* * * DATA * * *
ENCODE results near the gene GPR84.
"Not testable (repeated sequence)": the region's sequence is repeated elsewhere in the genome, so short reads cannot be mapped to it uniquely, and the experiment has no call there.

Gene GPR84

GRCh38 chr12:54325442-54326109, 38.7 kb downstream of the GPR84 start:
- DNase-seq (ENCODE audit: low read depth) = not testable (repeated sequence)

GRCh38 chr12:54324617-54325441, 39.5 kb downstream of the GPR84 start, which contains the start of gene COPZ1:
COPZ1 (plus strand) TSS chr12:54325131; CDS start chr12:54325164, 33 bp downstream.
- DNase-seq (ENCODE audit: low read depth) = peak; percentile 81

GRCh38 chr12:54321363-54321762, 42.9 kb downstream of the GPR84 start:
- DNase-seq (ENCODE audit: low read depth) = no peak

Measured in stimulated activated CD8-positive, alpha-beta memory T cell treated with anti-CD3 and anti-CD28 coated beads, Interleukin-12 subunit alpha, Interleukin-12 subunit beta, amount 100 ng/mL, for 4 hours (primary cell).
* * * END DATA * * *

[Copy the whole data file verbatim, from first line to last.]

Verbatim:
ENCODE results near the gene GPR84.
"Not testable (repeated sequence)": the region's sequence is repeated elsewhere in the genome, so short reads cannot be mapped to it uniquely, and the experiment has no call there.

Gene GPR84

GRCh38 chr12:54325442-54326109, 38.7 kb downstream of the GPR84 start:
- DNase-seq (ENCODE audit: low read depth) = not testable (repeated sequence)

GRCh38 chr12:54324617-54325441, 39.5 kb downstream of the GPR84 start, which contains the start of gene COPZ1:
COPZ1 (plus strand) TSS chr12:54325131; CDS start chr12:54325164, 33 bp downstream.
- DNase-seq (ENCODE audit: low read depth) = peak; percentile 81

GRCh38 chr12:54321363-54321762, 42.9 kb downstream of the GPR84 start:
- DNase-seq (ENCODE audit: low read depth) = no peak

Measured in stimulated activated CD8-positive, alpha-beta memory T cell treated with anti-CD3 and anti-CD28 coated beads, Interleukin-12 subunit alpha, Interleukin-12 subunit beta, amount 100 ng/mL, for 4 hours (primary cell).